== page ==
Parents feel powerless to influence government education policy and want more say


Our latest research launched on Friday (9 December 2016), as part of a response to the government’s Education Green Paper ‘Schools that work for everyone’, reveals that over four out of 10 (42%) people believe the government does not listen to them when it comes to their views on their children’s education, and three in 10 (31%) say they are not confident their views are being heard.

In a survey of 1,214 people in England, more than eight out of 10 (85%) said they wanted more of a say in their child’s education and reported a low level of engagement in education policy. Approximately a third demonstrating a level of uncertainty about key proposals in the Green Paper relating to state schools set up by universities and independent schools, grammar schools and faith schools.

The findings showed:

  • 46% of parents agree with an increase in selective (grammar) schools, while a larger number are unsure (36%) and disagree (18%)
  • 51% of parents agree that independent schools should sponsor state schools or set up new good schools, while 37% are unsure and 12% disagree
  • Over two thirds (68%) of parents agree that independent schools should provide more bursaries for those who cannot afford to attend
  • Almost six in 10 (59%) parents agree universities should sponsor or set up new schools while 33% are unsure about this option
  • Nearly half (47%) of parents agree that faith schools should be more diverse and inclusive by being required to show demand for school places from parents of other faiths, yet over a third (38%) are unsure.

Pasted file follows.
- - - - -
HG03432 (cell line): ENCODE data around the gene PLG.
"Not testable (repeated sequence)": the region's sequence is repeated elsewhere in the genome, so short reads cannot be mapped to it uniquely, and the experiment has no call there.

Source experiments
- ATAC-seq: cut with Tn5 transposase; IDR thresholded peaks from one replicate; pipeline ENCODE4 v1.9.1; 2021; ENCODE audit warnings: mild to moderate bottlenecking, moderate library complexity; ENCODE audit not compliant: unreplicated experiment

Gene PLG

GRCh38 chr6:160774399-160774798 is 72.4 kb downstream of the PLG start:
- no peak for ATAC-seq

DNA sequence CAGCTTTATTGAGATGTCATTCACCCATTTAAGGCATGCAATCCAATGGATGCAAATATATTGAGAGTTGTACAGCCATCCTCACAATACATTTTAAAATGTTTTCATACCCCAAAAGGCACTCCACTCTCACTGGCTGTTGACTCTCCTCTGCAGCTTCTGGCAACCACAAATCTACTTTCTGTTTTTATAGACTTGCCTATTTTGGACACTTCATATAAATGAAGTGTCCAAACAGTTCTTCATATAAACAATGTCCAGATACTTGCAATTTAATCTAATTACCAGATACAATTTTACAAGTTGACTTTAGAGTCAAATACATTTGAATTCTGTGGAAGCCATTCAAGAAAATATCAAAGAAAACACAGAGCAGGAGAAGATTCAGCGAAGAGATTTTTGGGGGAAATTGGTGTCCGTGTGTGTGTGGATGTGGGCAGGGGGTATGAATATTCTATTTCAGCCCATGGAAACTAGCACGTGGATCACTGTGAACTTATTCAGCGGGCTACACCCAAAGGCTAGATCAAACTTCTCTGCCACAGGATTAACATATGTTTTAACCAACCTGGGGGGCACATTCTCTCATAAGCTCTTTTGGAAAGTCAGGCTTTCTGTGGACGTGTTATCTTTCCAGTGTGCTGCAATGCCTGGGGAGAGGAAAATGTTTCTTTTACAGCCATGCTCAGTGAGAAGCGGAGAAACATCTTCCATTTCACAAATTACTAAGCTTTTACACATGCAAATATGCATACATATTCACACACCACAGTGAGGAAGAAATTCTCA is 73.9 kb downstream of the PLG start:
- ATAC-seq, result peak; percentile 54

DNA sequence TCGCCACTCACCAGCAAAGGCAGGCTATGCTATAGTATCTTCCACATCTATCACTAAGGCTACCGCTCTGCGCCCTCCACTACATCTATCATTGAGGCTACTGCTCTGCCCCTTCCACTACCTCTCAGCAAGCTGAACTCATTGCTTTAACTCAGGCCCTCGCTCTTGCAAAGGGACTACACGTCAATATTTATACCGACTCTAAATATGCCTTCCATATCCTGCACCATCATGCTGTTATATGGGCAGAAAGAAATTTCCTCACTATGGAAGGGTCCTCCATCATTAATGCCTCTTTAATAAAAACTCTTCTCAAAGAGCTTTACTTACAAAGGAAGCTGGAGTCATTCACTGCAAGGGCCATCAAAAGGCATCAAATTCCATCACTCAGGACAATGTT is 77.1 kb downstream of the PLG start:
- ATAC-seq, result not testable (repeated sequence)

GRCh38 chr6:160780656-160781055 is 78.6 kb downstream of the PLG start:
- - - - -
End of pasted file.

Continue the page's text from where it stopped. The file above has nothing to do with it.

When it comes to faith schools, parent opinion is fairly evenly split with 33% of parents saying they would like the opportunity to send their child to a faith school, while 29% are unsure and 35% disagree.

Meanwhile a third (32%) of parents think faith schools should be allowed to have 100% children of that faith at the school, but one in three (30%) are unsure and 33% disagree.

Over a quarter of respondents (28%) believe faith schools offer a better education; however, 71% of parents from all backgrounds agree that clarity on and teaching of core values should be part of the curriculum in every school.

Michelle Doyle Wildman, Policy and Communications Director of PTA UK, said:
“Our research has demonstrated the level of uncertainty within the parent population when it comes the Government’s proposals for England’s schools. Though in theory some may take a principled approach to what should be available, whether that’s more grammar schools or greater access to faith schools, the reality is different when they consider the real options on the table for their own children.

“PTA UK recommends that we need a broader debate and more rigorous research that involves parents in creating and developing the different school options to ensure that they are better-informed, have genuine choice and are assured their family’s needs are met.

“When polled, 85% of parents told us they want a say in their child’s education. PTA UK has offered to support the Department for Education in exploring ways to engage parents in education policy and in holding schools in any new system to account. We believe that only through this direct engagement with parents, will we be able to establish a school service which truly delivers positive outcomes for every child.”

Research Now was commissioned by PTA UK to carry out the survey of 1,214 parents in England in October/November 2016.

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